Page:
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Friday, 26 September 1902

Mr JOSEPH COOK (PARRAMATTA, NEW SOUTH WALES) - Will the Acting Minister for Defence make strict inquiries into the case which has been referred to, and, if the men are stranded, have them sent on to their destinations, afterwards charging the Imperial authorities with the cost?

Sir WILLIAM LYNE - That has been done in every case in which the men had any claim to be so treated. But whilst we sent many valiant and good soldiers from Australia, the department have had also to deal with a few men who represent themselves to be what they are not.

Mr SYDNEY SMITH (MACQUARIE, NEW SOUTH WALES) -i suppose all the men have their discharges.

Sir WILLIAM LYNE - No. Some of those who make representations to us produce no evidence of having served in South Africa at all.

Mr SYDNEY SMITH (MACQUARIE, NEW SOUTH WALES) - Well, in this case the Mayor of Goulburn has taken the matter up.

Sir WILLIAM LYNE - It may be merely a matter of advertising. It is impossible to deal with these cases until the facts are known.

Mr CROUCH - I wish to direct the attention of the Minister to the case of Regimental Sergeant-Major Coffey, who was a member of the first Victorian Contingent, and, while on active service, caught a cold which developed into phthisis. The Imperial Government paid him a pension until the 4th August, but from that date until the18th September, when he died, the man was in absolute want. I wrote to the Minister for Defence in regard to the matter, and was informed that the man should make his claim upon either the Imperial or the State authorities. The man has since died. For some time before his death he was without medical comforts, and his wife and four children were practically without the necessaries of life. In these circumstances, I desire to ask theActing Minister for Defence whetherhe will inquire into the case, and include it amongst those which he proposes to refer to the Imperial Government.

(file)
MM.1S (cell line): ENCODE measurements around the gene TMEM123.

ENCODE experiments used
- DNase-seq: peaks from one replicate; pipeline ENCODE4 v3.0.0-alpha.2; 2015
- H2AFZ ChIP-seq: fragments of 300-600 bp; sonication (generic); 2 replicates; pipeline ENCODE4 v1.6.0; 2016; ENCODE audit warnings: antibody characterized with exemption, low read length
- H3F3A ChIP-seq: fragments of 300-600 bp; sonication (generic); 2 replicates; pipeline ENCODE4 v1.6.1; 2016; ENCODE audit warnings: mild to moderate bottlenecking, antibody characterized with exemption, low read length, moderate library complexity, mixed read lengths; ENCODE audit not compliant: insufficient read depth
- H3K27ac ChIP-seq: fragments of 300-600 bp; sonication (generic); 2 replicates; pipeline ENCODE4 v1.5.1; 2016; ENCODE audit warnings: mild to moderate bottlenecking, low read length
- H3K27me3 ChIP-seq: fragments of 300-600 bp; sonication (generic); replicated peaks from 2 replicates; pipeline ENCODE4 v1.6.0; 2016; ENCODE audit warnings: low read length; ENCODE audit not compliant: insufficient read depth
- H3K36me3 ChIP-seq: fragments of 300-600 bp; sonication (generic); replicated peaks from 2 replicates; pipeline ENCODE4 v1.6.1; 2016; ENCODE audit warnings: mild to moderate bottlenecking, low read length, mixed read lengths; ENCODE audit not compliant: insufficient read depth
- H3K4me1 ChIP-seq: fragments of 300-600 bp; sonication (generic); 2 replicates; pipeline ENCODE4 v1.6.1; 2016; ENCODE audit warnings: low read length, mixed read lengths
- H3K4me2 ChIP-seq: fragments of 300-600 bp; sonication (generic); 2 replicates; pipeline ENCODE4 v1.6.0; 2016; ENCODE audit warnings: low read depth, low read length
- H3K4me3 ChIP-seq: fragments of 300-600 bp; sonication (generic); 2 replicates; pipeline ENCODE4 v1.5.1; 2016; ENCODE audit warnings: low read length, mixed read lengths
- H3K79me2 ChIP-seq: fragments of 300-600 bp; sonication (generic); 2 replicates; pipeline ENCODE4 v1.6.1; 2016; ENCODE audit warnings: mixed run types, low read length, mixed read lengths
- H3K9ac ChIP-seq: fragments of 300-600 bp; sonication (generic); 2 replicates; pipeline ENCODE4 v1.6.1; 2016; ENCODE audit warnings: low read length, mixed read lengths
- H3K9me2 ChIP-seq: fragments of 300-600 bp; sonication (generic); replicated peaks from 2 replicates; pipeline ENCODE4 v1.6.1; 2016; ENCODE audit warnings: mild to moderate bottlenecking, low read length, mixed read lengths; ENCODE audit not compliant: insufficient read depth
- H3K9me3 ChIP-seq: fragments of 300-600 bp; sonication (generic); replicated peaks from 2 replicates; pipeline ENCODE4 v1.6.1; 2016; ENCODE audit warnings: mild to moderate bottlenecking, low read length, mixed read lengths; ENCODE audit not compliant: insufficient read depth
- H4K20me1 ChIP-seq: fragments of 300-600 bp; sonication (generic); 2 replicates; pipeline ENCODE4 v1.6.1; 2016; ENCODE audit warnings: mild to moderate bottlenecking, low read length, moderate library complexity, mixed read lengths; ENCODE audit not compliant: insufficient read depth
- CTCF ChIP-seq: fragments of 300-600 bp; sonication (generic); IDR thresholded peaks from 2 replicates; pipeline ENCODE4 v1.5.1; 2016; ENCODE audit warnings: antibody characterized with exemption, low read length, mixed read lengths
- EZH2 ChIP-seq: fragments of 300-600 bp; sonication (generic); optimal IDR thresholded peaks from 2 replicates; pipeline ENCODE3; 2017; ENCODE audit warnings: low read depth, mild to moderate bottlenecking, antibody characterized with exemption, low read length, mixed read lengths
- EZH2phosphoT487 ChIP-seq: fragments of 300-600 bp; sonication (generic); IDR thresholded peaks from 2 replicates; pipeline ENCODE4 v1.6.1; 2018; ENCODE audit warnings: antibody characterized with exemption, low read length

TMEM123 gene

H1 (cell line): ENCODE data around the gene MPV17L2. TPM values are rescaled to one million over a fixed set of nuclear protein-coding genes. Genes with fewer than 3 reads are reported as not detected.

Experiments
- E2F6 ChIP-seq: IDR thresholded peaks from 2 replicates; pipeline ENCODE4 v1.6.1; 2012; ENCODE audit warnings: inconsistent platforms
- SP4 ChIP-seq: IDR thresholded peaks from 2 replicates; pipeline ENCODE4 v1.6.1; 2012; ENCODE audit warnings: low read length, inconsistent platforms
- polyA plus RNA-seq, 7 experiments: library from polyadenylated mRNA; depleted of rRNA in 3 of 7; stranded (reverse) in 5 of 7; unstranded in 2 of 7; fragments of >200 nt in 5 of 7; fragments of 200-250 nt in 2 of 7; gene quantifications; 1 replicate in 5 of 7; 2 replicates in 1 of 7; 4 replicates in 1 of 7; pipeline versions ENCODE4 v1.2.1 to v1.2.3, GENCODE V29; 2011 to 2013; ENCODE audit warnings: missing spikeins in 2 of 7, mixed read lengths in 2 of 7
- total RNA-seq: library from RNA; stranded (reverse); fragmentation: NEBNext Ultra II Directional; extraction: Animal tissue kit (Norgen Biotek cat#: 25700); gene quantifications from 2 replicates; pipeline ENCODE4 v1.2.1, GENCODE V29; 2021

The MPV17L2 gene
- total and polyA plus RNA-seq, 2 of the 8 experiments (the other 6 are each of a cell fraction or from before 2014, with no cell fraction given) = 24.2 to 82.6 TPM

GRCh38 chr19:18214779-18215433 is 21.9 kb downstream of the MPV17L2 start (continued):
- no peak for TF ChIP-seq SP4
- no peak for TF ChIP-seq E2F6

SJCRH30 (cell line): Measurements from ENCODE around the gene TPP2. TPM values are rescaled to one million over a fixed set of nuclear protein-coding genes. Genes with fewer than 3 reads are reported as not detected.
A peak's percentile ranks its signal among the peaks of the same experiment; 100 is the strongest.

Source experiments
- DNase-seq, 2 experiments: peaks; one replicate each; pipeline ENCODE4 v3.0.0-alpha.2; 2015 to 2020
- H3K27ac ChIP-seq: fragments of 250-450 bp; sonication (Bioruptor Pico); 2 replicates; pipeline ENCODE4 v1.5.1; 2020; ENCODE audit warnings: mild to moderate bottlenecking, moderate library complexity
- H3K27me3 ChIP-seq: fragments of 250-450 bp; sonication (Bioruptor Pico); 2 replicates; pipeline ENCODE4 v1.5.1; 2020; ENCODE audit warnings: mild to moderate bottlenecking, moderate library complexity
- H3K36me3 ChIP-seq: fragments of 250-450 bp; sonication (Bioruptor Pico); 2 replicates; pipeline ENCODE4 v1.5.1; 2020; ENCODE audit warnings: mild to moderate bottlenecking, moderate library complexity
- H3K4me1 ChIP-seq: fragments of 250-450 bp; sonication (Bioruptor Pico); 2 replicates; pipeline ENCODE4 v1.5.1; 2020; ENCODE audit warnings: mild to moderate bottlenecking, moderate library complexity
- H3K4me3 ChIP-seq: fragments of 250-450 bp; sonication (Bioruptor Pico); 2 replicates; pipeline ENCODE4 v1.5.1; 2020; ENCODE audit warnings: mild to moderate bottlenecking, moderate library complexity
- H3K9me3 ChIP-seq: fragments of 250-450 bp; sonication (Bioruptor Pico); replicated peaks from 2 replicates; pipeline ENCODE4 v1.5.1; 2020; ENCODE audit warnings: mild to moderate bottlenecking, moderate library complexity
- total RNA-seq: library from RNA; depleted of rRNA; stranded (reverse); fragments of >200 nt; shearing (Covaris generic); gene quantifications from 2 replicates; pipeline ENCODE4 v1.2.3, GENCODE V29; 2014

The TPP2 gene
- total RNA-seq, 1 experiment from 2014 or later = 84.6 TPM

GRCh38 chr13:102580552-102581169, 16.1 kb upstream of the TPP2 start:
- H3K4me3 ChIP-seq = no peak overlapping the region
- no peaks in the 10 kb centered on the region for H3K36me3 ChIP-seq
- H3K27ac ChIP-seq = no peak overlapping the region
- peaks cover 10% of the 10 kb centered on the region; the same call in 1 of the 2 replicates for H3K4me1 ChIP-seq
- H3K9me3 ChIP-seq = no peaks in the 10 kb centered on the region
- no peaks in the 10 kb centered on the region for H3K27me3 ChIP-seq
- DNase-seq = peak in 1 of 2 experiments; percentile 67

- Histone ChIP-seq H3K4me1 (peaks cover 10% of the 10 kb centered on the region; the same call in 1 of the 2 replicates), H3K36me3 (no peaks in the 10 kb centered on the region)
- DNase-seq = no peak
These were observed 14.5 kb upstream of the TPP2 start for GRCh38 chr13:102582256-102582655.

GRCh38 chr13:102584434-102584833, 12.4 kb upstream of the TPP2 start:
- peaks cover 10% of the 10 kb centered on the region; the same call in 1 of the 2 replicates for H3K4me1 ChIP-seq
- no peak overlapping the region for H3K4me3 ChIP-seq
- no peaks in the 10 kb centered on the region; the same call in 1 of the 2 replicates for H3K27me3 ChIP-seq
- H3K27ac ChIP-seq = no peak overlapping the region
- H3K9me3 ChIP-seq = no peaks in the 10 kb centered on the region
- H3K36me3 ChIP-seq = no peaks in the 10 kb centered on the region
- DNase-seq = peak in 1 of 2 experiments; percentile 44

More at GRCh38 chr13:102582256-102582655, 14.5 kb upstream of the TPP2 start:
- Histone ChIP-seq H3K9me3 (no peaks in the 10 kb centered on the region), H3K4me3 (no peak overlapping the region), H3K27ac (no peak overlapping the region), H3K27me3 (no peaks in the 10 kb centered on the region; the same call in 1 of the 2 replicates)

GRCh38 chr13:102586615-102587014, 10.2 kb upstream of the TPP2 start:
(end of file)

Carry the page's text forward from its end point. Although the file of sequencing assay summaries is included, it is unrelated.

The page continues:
Sir WILLIAM LYNE - If the honorable and learned member will remind me of the matter, I will make inquiries from the Secretary for the Department of Defence. I am satisfied that if the honorable member wrote to the Minister some action was taken by the department, and that representations have probably been made to the Imperial Government. If proper representations were made, I think it is very likely that the man waslooked after prior to his death.

Mr Crouch - No.

Sir WILLIAM LYNE - That is my impression, because instructions have been given that if any of these men cannot obtain their money and are in want, every consideration shall be shown to them, especially if they are ill. I cannot think that the soldier referred to could have been neglected if proper representations had been made to the authorities. I will make inquiry, and if there is no reason to doubt its validity, a claim will be made upon the Imperial Government.

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